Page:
Kant gave up the battle, in effect, by retreating from the battlefield of fact. He believed the great myth of the 18th-century “Enlightenment” (ironic name!): that Newtonian science was here to stay and that Christianity, to survive, had to find a new place in the new mental landscape sketched by the new science. The only place left was subjectivity.

That meant ignoring or interpreting as myth the supernatural and miraculous claims of traditional Christianity. Kant’s strategy was essentially the same as that of Rudolf Bultmann, the father of “demythologizing” and the man who may be responsible for more Catholic college students losing their faith than anyone else. Many theology professors follow his theories of criticism which reduce biblical claims of eyewitness description of miracles to mere myth, “values” and “pious interpretations.”

Bultmann said this about the supposed conflict between faith and science: “The scientific world picture is here to stay and will assert its right against any theology, however imposing, that conflicts with it.” Ironically, that very “scientific world picture” of Newtonian physics Kant and Bultmann accepted as absolute and unchangeable has today been almost universally rejected by scientists themselves!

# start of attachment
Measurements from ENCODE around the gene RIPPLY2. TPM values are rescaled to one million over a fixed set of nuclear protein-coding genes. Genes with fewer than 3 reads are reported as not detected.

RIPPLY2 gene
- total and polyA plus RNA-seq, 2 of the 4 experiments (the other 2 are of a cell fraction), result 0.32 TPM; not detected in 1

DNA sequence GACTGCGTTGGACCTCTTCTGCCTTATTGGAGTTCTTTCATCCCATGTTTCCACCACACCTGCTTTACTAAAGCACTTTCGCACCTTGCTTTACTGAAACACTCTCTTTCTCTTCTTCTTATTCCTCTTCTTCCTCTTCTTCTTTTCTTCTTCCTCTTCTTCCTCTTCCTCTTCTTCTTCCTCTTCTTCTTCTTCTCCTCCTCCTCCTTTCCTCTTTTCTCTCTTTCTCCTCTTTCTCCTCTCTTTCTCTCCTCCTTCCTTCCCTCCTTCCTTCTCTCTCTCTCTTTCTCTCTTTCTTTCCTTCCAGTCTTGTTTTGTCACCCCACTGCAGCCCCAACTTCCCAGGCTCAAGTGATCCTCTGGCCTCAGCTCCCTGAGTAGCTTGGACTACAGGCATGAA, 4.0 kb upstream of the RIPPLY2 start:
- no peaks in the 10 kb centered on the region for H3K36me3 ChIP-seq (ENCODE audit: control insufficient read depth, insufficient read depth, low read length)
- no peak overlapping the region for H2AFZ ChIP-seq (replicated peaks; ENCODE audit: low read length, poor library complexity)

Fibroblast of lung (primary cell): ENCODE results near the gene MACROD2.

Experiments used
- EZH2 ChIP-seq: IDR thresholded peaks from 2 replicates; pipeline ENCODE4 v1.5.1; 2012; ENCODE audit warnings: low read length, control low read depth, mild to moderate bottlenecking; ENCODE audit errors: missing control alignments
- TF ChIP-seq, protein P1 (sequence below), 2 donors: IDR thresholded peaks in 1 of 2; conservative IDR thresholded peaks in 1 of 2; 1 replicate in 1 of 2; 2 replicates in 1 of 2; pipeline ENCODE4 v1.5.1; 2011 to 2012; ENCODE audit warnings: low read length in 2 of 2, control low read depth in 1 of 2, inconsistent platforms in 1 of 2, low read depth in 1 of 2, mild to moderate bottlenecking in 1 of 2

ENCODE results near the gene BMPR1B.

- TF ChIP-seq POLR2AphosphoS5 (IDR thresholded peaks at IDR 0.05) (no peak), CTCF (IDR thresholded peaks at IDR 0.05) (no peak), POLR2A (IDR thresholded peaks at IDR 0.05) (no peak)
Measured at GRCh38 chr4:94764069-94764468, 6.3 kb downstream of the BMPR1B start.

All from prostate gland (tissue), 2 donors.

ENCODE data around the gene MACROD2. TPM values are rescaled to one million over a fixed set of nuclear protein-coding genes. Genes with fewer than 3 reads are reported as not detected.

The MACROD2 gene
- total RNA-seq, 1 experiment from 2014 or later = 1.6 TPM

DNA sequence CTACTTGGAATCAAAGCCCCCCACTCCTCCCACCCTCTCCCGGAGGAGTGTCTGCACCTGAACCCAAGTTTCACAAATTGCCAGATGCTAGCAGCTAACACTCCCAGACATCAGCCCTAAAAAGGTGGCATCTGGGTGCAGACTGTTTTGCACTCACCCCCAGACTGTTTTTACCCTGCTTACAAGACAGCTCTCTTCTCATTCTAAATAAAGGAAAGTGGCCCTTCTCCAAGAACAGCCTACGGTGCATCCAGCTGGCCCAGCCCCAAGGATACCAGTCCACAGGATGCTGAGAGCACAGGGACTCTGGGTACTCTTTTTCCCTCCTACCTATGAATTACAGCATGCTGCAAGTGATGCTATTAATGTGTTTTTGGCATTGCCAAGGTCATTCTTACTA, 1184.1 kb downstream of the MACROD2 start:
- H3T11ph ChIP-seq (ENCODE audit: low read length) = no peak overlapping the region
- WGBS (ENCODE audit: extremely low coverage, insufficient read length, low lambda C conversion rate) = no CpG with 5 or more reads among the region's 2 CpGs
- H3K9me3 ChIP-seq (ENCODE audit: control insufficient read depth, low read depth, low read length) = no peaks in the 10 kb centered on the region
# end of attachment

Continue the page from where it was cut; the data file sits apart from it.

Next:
Kant’s basic question was: How can we know truth? Early in his life he accepted the answer of Rationalism, that we know truth by the intellect, not the senses, and that the intellect possesses its own “innate ideas.” The he read the Empiricist David Hume, who, Kant said, “woke me from my dogmatic slumber.” Like other Empiricists, Hume believed that we could know truth only through the senses and that we had no “innate ideas.” But Hume’s premises led him to the conclusion of Skepticism, the denial that we can ever know the truth at all with any certainty. Kant saw both the “dogmatism” of Rationalism and the skepticism of Empiricism as unacceptable, and sought a third way.

There was such a third theory available, ever since Aristotle. It was the common sense philosophy of Realism. According to Realism, we can know truth through both the intellect and the senses if only they worked properly and in tandem, like two blades of a scissors. Instead of returning to traditional Realism, Kant invented a wholly new theory of knowledge, usually called Idealism. He called it his “Copernican revolution in philosophy.” The simplest term for it is Subjectivism. It amounts to redefining truth itself as subjective, not objective.